In 1828 his fame was greatly enhanced by the publication of "Les Orientales." "Le jour d'un Condamne" which followed, fascinated the public by its vivid delineations of the mental tortures of a man doomed to execution. For the next twelve or thirteen years, Hugo produced a literary cyclone in France, that carried everything before it. Dramas, poems and miscellaneous writings poured from his pen in perfect torrents. The contest between the two schools of literature reached its climax in 1830, when the drama of "Hernani" was produced at the Theatre Francais. In 1831 appeared "Marion Delorme," another dramatical triumph, also lyrical poems, and a novel entitled "Notre Dame de Paris." His reputation had become so great that he was elected to the French academy in 1841, although the old classic school opposed him. Thus, having reached the highest distinction in literature, he turned his attention to politics. His political aspirations were gratified by his being made a member of the Legion of Honor, and created a peer of France in 1845.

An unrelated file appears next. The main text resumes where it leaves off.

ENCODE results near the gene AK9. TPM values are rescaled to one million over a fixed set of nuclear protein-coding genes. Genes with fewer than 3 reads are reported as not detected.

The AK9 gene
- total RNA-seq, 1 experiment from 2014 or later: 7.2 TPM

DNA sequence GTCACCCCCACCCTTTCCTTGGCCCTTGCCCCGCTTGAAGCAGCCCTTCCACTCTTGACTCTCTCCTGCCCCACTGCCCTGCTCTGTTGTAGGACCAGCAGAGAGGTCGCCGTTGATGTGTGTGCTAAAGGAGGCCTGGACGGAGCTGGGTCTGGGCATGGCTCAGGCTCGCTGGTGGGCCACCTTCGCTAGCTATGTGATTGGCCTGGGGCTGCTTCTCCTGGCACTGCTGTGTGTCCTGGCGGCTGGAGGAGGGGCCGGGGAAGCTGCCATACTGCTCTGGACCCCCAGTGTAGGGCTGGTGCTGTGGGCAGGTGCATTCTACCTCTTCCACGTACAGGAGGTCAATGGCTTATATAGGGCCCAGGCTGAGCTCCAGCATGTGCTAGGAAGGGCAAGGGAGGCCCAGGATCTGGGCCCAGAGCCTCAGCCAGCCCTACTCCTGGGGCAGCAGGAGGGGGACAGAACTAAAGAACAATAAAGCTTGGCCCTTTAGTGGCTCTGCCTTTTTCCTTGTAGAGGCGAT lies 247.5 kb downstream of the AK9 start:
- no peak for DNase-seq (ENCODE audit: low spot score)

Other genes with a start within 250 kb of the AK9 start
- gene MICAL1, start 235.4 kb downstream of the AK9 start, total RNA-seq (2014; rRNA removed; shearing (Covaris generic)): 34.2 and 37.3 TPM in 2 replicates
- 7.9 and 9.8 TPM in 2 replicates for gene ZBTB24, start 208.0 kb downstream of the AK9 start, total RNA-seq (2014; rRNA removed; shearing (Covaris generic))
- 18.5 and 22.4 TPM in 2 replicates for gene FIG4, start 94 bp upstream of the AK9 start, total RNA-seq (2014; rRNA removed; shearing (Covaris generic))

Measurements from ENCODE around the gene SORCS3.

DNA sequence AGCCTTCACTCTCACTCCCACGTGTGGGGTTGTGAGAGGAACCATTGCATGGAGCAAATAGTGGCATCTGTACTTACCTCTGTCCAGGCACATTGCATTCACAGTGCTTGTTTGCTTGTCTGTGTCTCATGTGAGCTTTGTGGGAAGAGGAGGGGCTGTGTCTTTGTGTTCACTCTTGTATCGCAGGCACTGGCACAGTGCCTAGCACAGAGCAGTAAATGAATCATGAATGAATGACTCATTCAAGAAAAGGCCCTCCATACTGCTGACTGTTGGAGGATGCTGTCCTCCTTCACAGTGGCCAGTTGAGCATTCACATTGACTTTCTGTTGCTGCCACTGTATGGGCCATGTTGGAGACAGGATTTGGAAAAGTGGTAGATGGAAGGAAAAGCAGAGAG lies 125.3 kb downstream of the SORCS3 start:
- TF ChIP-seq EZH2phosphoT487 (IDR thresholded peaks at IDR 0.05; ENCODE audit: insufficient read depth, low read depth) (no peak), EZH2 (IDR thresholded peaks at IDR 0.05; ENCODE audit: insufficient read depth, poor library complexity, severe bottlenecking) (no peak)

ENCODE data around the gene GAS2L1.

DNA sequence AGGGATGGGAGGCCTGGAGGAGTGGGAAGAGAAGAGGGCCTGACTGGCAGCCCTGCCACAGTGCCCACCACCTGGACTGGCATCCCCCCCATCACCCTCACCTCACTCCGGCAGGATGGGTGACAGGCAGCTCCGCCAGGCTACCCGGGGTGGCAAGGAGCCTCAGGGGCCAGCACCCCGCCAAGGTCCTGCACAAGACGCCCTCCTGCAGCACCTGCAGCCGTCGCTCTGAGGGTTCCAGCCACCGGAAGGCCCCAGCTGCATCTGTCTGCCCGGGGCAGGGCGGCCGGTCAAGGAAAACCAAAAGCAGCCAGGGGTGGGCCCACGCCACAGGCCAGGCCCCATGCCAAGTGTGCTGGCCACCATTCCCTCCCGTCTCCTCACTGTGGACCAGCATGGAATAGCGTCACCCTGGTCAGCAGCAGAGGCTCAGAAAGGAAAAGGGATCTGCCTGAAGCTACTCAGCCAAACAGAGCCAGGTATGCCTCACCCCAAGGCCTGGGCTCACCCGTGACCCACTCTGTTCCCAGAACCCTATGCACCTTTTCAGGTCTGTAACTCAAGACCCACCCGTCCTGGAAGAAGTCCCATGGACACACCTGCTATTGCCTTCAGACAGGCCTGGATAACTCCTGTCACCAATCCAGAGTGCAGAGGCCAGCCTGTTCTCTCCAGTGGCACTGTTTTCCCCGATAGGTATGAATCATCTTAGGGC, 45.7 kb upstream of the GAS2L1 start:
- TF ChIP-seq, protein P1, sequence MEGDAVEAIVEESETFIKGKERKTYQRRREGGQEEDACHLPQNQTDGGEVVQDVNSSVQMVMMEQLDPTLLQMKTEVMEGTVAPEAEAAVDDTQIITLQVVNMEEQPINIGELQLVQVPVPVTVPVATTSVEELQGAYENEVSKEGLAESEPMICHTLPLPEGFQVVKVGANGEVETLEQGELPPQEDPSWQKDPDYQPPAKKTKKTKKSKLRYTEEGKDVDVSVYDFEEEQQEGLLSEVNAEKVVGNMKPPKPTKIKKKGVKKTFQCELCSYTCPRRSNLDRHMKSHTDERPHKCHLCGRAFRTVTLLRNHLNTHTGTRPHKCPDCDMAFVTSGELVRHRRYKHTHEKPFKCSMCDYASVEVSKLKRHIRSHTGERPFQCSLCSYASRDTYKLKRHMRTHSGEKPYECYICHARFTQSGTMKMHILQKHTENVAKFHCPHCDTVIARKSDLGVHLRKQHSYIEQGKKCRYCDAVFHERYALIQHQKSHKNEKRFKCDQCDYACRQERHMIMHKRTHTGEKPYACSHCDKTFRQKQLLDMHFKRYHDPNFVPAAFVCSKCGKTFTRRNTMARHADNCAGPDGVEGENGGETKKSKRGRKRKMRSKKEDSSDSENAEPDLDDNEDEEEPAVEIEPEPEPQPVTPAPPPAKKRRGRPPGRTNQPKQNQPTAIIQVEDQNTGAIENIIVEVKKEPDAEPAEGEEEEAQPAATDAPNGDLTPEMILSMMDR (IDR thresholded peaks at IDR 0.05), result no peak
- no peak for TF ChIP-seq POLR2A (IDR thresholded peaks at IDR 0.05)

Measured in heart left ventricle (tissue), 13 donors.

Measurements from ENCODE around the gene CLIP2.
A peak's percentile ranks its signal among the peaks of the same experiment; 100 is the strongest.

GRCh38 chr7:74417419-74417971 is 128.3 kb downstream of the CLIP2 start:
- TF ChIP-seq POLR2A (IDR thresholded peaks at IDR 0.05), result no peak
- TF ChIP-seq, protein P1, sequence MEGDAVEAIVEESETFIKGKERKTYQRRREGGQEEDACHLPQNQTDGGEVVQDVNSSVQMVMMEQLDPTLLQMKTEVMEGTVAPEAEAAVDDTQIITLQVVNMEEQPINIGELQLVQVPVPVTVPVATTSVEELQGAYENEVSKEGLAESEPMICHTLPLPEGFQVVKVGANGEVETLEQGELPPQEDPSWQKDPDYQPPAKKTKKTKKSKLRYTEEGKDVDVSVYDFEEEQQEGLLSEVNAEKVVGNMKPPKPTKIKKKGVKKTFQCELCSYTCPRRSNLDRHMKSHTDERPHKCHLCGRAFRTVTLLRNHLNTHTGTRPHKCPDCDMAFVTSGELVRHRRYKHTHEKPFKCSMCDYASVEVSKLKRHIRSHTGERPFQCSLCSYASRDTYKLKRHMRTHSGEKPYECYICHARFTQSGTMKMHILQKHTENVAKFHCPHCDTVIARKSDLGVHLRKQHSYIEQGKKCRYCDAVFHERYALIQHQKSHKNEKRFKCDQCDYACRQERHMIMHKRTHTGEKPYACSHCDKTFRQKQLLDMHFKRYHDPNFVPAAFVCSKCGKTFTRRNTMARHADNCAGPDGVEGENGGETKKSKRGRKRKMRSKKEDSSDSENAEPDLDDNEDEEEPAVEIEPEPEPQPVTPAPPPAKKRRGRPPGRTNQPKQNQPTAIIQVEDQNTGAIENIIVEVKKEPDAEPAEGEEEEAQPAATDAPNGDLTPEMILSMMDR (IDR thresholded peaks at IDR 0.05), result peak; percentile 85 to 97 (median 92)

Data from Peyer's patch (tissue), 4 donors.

On the revolution of 1848 he was elected a deputy to the constituent assembly, where he generally voted with the conservative party. On his re-election he showed greater democratic tendencies, and in strong speeches denounced the action of the majority. He also opposed the secret policy of resident Louis Napoleon. When Napoleon declared himself king of France, Hugo boldly asserted the rights of the assembly, and sought to reserve the constitution. This action led to his proscription. Taking refuge in the island of Jersey he resumed his pen. However, he kept up his opposition to Louis Napoleon. In 1852 Hugo made a bitter attack upon the ruler in his "Napoleon le Petit;" and in 1853 in a fierce satire entitled "Les Chatiments." Hostile movements caused him to remove to the island of Guernsey for two years. The general amnesty offered to political exiles in 59 he refused to accept. In 1856 Hugo published "Les Contemplations," collection of lyrical and personal poems; in 1859, "Les Legende des Siecles," two volumes, being a series of poems mainly of an epic character. 1862 "Les Miserables" appeared in nine different languages. The success of this romance was fully equal to that of any of his former works. We think this work should be in every popular library.